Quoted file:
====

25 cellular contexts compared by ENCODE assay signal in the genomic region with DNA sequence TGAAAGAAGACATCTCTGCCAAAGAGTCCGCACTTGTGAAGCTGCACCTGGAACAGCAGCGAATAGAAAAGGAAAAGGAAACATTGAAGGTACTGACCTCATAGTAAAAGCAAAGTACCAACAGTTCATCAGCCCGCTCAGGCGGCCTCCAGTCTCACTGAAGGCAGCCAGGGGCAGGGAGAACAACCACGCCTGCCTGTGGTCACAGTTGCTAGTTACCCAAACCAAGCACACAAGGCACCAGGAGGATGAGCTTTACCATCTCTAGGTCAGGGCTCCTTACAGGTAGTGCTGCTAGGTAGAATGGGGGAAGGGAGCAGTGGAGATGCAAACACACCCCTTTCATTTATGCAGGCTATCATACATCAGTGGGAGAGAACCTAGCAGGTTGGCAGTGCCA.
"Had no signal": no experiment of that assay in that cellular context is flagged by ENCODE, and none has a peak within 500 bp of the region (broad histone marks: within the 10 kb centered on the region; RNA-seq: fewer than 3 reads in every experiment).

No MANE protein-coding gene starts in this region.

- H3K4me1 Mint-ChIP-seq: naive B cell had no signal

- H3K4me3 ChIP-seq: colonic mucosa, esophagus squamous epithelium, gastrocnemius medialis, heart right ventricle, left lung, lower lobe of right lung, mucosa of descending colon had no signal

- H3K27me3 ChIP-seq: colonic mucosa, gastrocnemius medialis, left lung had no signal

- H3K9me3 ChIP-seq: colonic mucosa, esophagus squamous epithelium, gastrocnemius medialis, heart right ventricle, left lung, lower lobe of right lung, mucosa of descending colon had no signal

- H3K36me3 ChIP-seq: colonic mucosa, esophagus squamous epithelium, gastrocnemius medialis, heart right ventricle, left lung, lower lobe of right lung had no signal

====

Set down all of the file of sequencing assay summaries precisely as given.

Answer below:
25 cellular contexts compared by ENCODE assay signal in the genomic region with DNA sequence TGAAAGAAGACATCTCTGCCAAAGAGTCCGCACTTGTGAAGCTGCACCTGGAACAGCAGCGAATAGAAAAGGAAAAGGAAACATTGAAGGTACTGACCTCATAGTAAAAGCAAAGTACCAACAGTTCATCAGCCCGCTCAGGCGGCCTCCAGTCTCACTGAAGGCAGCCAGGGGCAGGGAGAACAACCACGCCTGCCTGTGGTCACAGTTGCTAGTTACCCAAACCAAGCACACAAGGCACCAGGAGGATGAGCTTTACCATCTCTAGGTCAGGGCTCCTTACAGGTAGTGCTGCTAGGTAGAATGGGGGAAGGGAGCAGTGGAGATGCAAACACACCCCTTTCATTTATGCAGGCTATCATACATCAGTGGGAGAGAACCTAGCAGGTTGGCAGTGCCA.
"Had no signal": no experiment of that assay in that cellular context is flagged by ENCODE, and none has a peak within 500 bp of the region (broad histone marks: within the 10 kb centered on the region; RNA-seq: fewer than 3 reads in every experiment).

No MANE protein-coding gene starts in this region.

- H3K4me1 Mint-ChIP-seq: naive B cell had no signal

- H3K4me3 ChIP-seq: colonic mucosa, esophagus squamous epithelium, gastrocnemius medialis, heart right ventricle, left lung, lower lobe of right lung, mucosa of descending colon had no signal

- H3K27me3 ChIP-seq: colonic mucosa, gastrocnemius medialis, left lung had no signal

- H3K9me3 ChIP-seq: colonic mucosa, esophagus squamous epithelium, gastrocnemius medialis, heart right ventricle, left lung, lower lobe of right lung, mucosa of descending colon had no signal

- H3K36me3 ChIP-seq: colonic mucosa, esophagus squamous epithelium, gastrocnemius medialis, heart right ventricle, left lung, lower lobe of right lung had no signal